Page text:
Owing to the highly individualised nature of Fartlek training, it means it can sometimes be hard to track progress over a period of time.
Progress tracking is key when you’re training for an event or wanting to achieve your next PB.
Without a good way to track progress, you don’t know how far you’ve come and what you need to improve on.
#8 Difficult to keep metrics
As above, because a Fartlek run is highly individualised in nature, it means it can be hard to keep metrics on your performance.
Metrics and stats can be your best friend when monitoring your performance over time.
#9 If not performed properly, may incur injury
Whilst Fartlek training is an enjoyable and fun form of speed training, without a structured framework, there is a higher risk of injury.
If performed in an urban setting, be more mindful and careful when running near pedestrians and traffic.
#10 Requires more creativity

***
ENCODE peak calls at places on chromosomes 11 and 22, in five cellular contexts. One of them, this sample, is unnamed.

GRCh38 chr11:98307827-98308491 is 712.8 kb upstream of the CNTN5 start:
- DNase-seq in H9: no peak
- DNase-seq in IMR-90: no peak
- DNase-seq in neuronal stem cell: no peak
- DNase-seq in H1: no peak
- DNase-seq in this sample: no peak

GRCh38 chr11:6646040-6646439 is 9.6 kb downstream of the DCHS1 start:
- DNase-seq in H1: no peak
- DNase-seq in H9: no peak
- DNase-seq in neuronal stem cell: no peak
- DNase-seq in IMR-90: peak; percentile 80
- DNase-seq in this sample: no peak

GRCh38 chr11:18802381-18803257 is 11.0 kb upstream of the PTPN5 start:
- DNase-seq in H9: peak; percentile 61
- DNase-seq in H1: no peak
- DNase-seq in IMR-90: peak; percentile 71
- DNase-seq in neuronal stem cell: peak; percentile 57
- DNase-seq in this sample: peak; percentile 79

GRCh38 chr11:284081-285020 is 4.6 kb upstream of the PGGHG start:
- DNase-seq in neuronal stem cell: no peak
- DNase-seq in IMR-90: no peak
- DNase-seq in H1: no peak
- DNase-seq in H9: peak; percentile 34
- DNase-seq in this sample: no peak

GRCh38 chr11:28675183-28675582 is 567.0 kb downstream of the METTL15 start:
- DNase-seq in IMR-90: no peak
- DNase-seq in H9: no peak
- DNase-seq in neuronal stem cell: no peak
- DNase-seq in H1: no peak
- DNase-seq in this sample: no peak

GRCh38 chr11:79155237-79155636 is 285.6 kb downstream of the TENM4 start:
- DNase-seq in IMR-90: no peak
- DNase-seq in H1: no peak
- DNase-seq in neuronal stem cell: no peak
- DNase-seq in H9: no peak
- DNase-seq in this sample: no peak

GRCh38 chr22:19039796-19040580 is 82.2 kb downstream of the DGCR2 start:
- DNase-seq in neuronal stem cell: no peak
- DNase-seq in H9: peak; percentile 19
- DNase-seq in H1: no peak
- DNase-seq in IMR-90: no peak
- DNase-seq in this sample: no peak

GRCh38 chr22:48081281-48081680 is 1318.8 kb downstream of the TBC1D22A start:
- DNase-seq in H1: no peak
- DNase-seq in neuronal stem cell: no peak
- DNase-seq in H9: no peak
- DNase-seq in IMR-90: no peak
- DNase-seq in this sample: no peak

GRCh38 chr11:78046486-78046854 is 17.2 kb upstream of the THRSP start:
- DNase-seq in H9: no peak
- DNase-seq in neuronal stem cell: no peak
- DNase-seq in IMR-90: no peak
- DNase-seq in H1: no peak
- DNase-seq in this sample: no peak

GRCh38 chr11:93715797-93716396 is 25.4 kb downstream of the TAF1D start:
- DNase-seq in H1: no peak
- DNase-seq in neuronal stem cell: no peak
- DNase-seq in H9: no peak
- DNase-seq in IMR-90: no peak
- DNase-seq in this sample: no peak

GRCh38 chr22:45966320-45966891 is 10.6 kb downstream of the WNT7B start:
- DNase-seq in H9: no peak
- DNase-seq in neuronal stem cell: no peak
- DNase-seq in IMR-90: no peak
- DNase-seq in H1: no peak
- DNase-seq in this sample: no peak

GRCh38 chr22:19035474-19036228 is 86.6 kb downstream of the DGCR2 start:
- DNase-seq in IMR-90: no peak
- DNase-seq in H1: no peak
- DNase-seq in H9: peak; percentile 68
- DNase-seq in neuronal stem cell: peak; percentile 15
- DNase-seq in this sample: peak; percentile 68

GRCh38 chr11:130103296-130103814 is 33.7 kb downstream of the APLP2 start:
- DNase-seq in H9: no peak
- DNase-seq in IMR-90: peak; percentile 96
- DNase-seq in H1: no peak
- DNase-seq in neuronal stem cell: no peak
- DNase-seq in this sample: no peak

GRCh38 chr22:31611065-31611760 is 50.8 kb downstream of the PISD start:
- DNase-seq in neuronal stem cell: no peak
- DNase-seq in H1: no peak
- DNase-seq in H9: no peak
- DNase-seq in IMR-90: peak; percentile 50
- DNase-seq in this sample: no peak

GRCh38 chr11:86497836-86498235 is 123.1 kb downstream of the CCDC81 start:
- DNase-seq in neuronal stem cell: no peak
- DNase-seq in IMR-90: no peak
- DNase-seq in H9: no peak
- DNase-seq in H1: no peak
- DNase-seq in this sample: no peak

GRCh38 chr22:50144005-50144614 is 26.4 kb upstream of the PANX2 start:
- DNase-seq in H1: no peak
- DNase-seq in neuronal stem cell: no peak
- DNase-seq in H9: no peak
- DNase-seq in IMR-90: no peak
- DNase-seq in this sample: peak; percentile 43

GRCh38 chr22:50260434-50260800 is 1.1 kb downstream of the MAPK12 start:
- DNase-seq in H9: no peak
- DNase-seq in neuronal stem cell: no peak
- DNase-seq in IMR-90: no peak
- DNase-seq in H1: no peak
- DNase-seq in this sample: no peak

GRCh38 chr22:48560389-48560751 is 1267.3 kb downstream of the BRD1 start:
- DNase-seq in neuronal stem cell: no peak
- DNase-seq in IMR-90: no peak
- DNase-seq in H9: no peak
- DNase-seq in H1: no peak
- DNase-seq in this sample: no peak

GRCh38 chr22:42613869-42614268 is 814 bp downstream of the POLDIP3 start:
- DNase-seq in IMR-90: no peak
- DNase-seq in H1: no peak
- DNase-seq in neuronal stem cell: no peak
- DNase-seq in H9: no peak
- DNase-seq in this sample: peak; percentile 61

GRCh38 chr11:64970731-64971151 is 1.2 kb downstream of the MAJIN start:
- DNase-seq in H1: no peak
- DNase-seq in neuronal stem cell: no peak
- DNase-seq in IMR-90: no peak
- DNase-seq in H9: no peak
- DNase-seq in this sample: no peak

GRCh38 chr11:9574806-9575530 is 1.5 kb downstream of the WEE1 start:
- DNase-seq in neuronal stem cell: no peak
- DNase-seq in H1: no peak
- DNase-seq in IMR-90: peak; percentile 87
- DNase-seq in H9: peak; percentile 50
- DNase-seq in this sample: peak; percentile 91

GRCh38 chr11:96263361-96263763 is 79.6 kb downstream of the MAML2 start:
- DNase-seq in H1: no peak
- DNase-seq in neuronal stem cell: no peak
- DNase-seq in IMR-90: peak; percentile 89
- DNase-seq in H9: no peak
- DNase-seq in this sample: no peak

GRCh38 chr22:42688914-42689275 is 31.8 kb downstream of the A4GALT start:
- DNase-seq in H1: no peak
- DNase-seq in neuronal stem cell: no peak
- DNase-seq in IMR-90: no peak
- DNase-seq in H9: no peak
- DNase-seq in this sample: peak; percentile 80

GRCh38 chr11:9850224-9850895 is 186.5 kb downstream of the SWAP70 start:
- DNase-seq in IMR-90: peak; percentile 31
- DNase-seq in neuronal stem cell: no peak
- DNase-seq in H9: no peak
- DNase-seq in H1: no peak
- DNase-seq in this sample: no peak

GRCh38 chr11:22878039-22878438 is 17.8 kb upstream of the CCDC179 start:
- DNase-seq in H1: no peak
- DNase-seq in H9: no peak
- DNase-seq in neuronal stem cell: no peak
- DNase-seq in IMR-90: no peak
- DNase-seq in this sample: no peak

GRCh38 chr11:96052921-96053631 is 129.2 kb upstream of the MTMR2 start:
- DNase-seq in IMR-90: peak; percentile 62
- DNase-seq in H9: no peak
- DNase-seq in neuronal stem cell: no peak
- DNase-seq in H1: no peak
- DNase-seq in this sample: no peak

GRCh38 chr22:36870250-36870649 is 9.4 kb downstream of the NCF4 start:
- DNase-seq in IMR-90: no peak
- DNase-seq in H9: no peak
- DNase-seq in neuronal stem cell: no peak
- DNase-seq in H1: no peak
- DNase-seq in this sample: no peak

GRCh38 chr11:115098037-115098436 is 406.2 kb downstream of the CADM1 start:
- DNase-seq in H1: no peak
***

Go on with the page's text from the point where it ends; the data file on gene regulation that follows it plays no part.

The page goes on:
When you don’t have a structured framework to work towards, this requires you to be a little more creative when thinking of workouts.
Ultimately, you’re in the driving seat when it comes to specifying the intensity and distance of your workout.
#11 Requires you to be close landmarks in your local area
It’s not always possible to do Fartlek training using landmarks like street signs and lamp posts, especially if you live in a remote area.
If you don’t have these landmarks in your vicinity, then a Fartlek run using distance or time as the markers for your intervals will be the next best option.
How is Fartlek training different from other forms of speed training?
There are three main types of speed training when it comes to running: